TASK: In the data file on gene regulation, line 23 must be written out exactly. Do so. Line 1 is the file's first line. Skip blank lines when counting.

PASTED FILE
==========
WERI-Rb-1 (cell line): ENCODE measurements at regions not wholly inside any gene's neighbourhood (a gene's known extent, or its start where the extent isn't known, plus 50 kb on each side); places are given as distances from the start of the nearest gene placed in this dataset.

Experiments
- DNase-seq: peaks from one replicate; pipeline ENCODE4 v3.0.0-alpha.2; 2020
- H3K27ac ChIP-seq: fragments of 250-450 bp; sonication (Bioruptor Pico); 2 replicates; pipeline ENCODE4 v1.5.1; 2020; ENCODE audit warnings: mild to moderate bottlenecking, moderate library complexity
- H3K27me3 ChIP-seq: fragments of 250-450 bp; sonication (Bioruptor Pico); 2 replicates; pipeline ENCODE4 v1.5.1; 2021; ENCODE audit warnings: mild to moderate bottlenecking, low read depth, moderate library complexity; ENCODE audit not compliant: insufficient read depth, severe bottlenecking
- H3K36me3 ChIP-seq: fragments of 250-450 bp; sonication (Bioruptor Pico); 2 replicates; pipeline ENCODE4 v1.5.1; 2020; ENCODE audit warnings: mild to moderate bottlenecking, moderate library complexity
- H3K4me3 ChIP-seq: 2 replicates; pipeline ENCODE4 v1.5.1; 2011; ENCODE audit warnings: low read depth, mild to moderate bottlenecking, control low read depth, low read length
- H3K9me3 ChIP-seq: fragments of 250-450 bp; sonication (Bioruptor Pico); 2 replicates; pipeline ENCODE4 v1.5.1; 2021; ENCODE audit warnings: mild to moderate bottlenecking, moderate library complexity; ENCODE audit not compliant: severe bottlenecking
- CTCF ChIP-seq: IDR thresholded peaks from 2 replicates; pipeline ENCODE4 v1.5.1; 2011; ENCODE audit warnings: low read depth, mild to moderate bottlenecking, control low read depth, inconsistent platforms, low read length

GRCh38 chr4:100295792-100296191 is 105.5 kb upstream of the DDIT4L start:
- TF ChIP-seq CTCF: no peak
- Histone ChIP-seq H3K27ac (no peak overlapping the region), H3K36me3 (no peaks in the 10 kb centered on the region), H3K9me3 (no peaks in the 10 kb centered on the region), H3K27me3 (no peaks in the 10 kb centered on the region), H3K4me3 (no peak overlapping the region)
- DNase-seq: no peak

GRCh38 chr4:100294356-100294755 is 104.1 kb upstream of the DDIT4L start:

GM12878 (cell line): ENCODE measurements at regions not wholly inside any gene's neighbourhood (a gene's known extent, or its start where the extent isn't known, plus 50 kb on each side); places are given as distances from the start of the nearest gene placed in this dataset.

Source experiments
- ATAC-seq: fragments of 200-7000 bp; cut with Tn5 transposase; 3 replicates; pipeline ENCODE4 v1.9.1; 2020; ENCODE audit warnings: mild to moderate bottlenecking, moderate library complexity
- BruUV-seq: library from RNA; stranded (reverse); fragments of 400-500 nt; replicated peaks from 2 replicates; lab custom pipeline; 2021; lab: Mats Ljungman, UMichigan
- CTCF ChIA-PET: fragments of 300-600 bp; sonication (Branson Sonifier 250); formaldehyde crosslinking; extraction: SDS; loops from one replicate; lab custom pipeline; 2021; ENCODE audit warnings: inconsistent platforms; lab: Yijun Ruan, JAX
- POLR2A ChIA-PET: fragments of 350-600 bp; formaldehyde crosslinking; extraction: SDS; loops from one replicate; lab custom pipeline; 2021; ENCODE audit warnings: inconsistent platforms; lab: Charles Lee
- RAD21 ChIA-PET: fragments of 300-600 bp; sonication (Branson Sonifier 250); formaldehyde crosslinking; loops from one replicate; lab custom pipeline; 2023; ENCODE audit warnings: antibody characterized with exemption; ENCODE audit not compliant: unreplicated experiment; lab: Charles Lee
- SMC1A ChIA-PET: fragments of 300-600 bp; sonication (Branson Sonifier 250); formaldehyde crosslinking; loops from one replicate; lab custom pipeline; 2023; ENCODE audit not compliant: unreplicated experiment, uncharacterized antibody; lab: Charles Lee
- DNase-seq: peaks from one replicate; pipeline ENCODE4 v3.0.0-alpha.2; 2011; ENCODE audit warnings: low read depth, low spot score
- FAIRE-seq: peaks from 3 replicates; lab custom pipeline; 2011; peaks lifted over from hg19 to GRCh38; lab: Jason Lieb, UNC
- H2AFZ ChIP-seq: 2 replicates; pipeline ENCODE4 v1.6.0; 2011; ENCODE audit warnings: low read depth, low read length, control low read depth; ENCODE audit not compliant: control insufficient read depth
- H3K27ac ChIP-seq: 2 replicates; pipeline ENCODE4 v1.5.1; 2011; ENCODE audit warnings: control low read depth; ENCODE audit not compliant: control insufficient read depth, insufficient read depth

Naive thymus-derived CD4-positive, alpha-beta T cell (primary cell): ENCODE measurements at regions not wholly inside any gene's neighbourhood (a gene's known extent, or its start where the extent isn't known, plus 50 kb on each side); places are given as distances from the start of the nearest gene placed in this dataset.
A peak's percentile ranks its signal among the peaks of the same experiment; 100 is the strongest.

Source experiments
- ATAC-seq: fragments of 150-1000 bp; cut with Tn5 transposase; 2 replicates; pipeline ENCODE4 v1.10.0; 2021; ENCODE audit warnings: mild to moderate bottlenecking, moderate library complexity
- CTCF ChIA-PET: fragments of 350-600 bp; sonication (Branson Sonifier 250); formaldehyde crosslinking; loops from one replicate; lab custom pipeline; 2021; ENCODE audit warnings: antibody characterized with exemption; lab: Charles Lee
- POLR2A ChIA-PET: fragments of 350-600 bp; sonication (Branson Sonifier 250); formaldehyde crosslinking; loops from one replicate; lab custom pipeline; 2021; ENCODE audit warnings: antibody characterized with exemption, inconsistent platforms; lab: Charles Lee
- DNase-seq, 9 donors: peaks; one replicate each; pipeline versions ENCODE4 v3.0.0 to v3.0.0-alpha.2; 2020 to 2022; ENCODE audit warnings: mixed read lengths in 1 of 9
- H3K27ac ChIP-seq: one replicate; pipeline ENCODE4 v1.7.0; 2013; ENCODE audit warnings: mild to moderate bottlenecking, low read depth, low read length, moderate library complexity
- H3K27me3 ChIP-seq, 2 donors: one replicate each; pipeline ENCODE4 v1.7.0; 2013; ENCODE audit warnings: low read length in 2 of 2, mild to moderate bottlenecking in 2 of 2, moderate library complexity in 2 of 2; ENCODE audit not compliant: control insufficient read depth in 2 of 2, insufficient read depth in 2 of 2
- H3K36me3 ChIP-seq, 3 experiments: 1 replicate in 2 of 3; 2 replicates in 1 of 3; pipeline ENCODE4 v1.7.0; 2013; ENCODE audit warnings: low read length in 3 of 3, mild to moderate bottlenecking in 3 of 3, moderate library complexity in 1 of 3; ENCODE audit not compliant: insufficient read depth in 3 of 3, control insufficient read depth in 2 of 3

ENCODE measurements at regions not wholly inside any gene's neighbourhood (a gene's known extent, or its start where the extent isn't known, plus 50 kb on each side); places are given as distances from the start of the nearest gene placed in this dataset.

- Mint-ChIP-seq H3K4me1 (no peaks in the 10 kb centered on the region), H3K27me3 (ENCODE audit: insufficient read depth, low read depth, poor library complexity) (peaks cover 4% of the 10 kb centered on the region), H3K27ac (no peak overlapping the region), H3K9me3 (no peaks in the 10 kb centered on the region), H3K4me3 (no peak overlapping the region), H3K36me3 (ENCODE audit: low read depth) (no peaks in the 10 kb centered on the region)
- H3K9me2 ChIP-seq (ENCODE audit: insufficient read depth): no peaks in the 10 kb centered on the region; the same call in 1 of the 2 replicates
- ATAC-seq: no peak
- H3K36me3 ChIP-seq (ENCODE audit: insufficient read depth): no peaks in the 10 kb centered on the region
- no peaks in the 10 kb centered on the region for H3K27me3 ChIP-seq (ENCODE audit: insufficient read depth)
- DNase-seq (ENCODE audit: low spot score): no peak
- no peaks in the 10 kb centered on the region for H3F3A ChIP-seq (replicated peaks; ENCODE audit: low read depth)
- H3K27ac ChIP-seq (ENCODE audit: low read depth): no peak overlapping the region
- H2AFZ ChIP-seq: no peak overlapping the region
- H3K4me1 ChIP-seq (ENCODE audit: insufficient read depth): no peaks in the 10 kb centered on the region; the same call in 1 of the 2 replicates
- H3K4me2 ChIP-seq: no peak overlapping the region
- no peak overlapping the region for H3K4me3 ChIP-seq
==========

- DNase-seq: peaks from one replicate; pipeline ENCODE4 v3.0.0-alpha.2; 2011; ENCODE audit warnings: low read depth, low spot score